THE HOUSE AT THE FOOTHILLS
Hello my dear readers and listeners! It is such a pleasure to be back with you. This is a very short story, but I believe you will enjoy it. Since I have not been keeping well for sometime, there might be some inconsistencies in the performance. I request you to be gracious enough to forgive the possible deficiencies in my presentation. Take care, and enjoy the story!
Welcome to OBSCURUS, your weekly dose of paranormal fiction. Every Wednesday OBSCURUS features new short stories and serialized novels written by novelist, screenwriter, and voice-over artist Biswajit Banerjee. The realm of the paranormal stretches far beyond the usual horror story. So, while you will get to listen to lots of ghost stories on this podcast, there will also be many tales of lesser-known paranormal themes. To get us started, here's your host Biswajit Banerjee.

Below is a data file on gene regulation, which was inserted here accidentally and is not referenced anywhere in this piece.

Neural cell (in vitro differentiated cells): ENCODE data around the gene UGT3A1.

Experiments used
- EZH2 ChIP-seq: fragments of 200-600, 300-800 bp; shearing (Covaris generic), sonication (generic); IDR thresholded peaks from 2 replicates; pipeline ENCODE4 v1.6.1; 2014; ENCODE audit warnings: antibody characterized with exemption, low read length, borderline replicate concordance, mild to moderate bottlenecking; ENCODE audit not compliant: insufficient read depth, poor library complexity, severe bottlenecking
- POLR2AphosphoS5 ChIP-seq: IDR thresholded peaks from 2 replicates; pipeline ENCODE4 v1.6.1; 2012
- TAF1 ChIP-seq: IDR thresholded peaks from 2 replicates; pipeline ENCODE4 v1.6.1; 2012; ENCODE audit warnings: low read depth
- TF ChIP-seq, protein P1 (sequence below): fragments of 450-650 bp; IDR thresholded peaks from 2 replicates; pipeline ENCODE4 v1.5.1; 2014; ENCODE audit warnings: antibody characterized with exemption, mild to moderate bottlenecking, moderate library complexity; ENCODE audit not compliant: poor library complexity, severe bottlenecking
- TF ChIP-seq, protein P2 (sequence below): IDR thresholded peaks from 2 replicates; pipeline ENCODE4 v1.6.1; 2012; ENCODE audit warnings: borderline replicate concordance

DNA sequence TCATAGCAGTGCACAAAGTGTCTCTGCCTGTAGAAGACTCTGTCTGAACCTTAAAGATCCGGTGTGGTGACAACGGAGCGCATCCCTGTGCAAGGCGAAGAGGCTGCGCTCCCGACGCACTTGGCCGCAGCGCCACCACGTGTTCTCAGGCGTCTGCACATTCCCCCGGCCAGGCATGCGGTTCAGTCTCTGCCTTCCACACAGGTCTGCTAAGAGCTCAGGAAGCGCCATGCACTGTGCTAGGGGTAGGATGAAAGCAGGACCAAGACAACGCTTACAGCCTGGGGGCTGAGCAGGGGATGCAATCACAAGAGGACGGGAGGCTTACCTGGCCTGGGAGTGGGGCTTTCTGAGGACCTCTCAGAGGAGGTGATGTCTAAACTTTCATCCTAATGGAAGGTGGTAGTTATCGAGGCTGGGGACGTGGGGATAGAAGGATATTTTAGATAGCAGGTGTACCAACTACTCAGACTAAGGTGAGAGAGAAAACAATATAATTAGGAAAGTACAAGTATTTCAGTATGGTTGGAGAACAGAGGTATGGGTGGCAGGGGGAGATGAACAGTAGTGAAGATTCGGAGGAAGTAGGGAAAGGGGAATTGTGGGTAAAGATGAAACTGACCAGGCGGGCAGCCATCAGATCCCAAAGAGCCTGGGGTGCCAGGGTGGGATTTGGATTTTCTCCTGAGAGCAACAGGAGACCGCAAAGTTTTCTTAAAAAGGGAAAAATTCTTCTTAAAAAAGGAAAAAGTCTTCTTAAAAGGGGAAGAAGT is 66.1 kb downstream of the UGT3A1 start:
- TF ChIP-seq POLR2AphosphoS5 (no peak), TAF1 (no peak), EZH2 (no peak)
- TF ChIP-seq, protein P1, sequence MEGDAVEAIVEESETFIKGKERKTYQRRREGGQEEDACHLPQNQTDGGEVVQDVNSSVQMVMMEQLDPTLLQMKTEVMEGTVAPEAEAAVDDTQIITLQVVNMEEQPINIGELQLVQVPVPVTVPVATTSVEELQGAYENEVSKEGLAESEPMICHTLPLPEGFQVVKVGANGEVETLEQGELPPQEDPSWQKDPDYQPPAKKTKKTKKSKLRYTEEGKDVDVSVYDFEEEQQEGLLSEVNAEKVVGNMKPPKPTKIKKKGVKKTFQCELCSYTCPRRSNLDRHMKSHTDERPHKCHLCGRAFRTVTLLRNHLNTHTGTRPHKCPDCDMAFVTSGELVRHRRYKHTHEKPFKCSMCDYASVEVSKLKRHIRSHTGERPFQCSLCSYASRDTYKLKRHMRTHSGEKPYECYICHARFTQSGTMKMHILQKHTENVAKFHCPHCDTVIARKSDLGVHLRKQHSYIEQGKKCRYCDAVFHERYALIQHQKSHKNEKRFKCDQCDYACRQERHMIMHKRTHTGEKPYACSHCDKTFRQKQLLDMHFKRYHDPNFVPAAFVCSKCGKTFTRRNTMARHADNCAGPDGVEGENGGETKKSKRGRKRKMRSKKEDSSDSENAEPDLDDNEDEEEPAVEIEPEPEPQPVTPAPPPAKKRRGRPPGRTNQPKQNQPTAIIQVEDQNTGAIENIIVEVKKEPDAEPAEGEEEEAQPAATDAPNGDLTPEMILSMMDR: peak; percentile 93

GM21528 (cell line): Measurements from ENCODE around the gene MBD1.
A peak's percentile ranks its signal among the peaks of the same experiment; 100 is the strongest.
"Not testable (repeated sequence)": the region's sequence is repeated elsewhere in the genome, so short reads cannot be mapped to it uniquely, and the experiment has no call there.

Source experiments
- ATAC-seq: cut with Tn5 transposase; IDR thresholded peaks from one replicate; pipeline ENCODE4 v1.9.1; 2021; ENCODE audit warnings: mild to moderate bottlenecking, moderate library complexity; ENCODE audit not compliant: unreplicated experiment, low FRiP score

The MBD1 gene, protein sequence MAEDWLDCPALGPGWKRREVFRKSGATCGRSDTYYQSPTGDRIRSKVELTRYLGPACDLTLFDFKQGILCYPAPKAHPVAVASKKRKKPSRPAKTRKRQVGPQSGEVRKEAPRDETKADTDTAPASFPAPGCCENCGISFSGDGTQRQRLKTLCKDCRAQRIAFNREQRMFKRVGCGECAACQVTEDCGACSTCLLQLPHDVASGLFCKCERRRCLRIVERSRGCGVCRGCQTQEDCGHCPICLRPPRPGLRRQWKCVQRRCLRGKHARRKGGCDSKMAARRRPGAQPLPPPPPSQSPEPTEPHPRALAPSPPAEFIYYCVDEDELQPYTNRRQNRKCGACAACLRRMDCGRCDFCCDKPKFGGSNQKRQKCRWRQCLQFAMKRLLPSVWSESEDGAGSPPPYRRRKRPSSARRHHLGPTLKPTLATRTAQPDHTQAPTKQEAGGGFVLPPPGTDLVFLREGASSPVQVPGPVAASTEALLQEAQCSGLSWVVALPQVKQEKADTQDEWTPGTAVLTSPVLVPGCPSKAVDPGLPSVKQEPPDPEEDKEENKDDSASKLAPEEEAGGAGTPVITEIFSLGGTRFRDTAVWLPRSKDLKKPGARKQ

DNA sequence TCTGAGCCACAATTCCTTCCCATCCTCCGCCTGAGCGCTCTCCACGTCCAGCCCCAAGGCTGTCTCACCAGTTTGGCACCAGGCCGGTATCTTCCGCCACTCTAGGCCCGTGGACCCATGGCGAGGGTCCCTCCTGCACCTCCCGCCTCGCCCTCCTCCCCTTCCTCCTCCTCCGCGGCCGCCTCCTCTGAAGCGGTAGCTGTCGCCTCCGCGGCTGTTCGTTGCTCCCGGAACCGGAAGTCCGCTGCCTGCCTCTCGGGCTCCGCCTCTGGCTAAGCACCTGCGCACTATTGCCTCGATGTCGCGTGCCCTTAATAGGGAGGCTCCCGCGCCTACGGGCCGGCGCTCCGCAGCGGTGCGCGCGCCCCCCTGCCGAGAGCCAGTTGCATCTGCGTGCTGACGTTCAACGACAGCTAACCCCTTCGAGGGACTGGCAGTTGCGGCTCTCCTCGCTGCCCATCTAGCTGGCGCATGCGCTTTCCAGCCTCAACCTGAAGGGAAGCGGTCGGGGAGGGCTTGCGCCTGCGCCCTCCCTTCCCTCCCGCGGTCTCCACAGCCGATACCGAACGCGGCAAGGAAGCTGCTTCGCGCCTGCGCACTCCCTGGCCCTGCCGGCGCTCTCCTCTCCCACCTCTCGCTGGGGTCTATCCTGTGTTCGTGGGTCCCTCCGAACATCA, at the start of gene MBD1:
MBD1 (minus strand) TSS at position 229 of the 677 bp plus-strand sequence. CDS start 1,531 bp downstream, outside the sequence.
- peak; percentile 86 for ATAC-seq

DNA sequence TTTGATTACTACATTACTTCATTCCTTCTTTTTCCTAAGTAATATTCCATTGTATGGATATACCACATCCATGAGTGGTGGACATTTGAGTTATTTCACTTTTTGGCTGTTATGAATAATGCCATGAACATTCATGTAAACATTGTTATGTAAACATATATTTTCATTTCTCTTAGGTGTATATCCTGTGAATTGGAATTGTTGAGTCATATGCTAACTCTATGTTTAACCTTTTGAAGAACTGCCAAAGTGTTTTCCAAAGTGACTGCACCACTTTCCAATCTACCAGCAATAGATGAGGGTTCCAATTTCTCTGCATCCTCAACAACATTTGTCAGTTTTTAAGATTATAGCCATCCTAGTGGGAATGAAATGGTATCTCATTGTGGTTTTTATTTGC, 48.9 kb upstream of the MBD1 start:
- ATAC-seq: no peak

HOST TALK 00:00:47
Hello and welcome to OBSCURUS. I am Biswajit Banerjee, your host for this show. Today’s story will be a short one. I haven’t been keeping well lately and would seek apologies if you find any deficiencies in my presentation.
Before starting today’s story, I would request you, wonderful readers and listeners, to visit my website biswajitbanerjee.com and join my mailing list. You could also visit my other website obscurus.buzzsprout.com, which is dedicated to this podcast. All OBSCURUS episodes and their transcripts are available on both my websites. If you want to use the chapter markers, please visit the website dedicated to the podcast. Well, yes, obscurus.buzzsprout.com, I mean.
And now, it’s time for the story. A screenwriter buys a beautiful house in the backdrop of picturesque foothills. Little does he know he is buying a curse. Can he save his family and himself from the hauntings? Let’s find out …
THE HOUSE AT THE FOOTHILLS 00:02:20
Written and Performed by Biswajit Banerjee